And we're off! The Edge of the Precipice's Jane Eyre read-along is off to a great start. It's been a good number of years since I read this work last, and it's certainly one of my favourites. With a reasonably adequate background to the book, I'm looking forward to digging deeper into its pages. My last Charlotte Brontë read, Villette, was less than thrilling (in fact, I could hardly believe it was the same author), so it will be refreshing to revisit her masterpiece. So without further ado, let the reading begin!
In which we are introduced to Jane, who is a ward of Mrs. Reed who has three children, Eliza, John and Georgianna. Jane is treated as not much better than a servant and is tormented unceasingly the the three children of the house. Finally, persecuted beyond bearing when Master John Reed throws her book at her, cutting her head, Jane reacts with a vehemence, hurling insults at him. Of course, Jane gets punished for her behaviour, while John Reed is given only sympathy from his mother. Poor Jane is taken to the red-room and locked there.
Right away Brontë masterfully crafts the mood, describing a gloomy and melancholy setting, with "clouds so sombre, and a rain so penetrating ...", "chilly afternoons," and "nipped fingers." The reader is able to immediately get an inkling of the tone of the upcoming chapters.
We understand Jane's isolation not only from descriptions of her situation, but from parallels to her physical surroundings. From the bleakness of the winter season, the leafless trees, the cold, unfriendly, biting wind and the slow interminable passing of the hours, we feel her rejection and her solitude just as Jane experiences it. Even her reading of Bewick's 'History of British Birds' echos her aloneness, as she describes from it the "bleak shores" of far of countries, the desolate realms there and the remoteness. As we read of the physical isolation, we certainly get a strong sense of Jane's social isolation.
By Jane shutting herself away on the window-seat using the red curtain, which is later called "scarlet drapery", we are reminded of a scarlet woman, or in this case, a scarlet child, where the person is ostracized because their behaviour does not meet societal standards.
Quite interestingly, Jane also mentions listening to the novel, Pamela, or Virtue Rewarded, which is a story of a servant who marries her employer. A little foreshadowing here, perhaps?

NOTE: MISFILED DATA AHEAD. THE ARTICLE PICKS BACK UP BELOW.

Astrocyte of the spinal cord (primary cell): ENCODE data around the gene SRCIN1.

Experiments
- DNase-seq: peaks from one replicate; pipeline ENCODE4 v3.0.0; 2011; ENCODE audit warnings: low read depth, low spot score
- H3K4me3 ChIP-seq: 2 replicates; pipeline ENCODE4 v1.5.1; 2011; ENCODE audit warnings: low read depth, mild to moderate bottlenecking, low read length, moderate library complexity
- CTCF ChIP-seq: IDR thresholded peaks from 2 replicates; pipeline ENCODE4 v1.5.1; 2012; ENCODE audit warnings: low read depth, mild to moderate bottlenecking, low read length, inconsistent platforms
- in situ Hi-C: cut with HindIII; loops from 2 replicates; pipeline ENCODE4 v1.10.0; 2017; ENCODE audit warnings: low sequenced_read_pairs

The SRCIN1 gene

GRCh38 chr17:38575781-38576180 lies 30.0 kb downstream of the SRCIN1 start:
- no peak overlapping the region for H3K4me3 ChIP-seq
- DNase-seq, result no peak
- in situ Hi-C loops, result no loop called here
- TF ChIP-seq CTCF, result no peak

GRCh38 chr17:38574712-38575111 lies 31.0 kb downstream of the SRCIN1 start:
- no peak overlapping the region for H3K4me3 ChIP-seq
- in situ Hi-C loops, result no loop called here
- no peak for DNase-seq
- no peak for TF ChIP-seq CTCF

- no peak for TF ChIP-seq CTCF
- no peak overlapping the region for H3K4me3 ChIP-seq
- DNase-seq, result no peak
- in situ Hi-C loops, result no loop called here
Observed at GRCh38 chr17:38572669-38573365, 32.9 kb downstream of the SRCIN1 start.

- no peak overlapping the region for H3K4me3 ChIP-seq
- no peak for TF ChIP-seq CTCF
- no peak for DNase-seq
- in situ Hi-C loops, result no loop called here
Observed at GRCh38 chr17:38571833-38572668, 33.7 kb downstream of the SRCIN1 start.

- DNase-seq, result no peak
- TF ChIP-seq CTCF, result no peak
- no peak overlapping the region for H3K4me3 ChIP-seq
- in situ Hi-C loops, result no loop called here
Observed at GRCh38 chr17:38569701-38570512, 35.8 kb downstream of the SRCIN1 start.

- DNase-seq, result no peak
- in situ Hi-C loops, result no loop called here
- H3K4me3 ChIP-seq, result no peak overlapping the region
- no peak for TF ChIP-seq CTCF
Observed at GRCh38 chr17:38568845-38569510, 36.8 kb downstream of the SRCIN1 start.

|Village Street in Winter (1865-70)|
Jane fights her jailors, Bessie, the nurse and Miss Abbott, before promising not to move if they do not tie her to the chair as they plan. Apparently she had never behaved so before, although Miss Abbott remarks that she'd always had it in her, which perhaps gives more illumination to Miss Abbott's character than Jane Eyre's. After painful reminders of her station as a "less than a servant" by Bessie, and threats with regard to the state of her soul by Miss Abbott, Jane is left alone. Now a rather Gothic twist is brought on by her fear of the ghost of Mr. Reed, who died in this red-room nine years ago. As she thinks about his death, she sees herself in the looking-glass, appearing small and impish, like a tiny phantom. As she stews on all the injustices that she has had to face from the family, she also recognizes that her own character is in some way responsible for her fate. As daylight fades from the room, her imagination takes her away, as she muses that if Mr. Reed were alive, he would take her part, and wishes his ghost would return to haunt his family and put things to right. Seeing a streak of light on the wall, she imagines a coming spirit and attempts to escape, making enough noise that her jailors come running, however Mrs. Reed appears and, in spite of Jane's frantic condition, orders her back to the room, where she faints.
|Young Girl with Long Hair (1942)|
This was a curious chapter with much to ponder. We see it as a turning point: whereas before it appears that Jane's resistance to her treatment was all mental, finally it becomes physical as Bessie remarks, "she never did so before."
There is also descriptions of what is commendable in the Reed household, and what is unacceptable. It appears that vice, bad manners, and cruelty is lauded, whereas patient suffering, obedience and compassion is disparaged.
The Gothic imaginings of the ghost is a curious insertion, but it does serve to reinforce Jane's predicament, her isolation, and sets up the scene with Mrs. Reed, further emphasizing the woman's cold-hearted cruelty.
All these scenes enhance our pity for Jane, and our wish for her to escape her hardships. An excellent introduction!!
Note: I'm still wondering about the significance of the colour red in these chapters.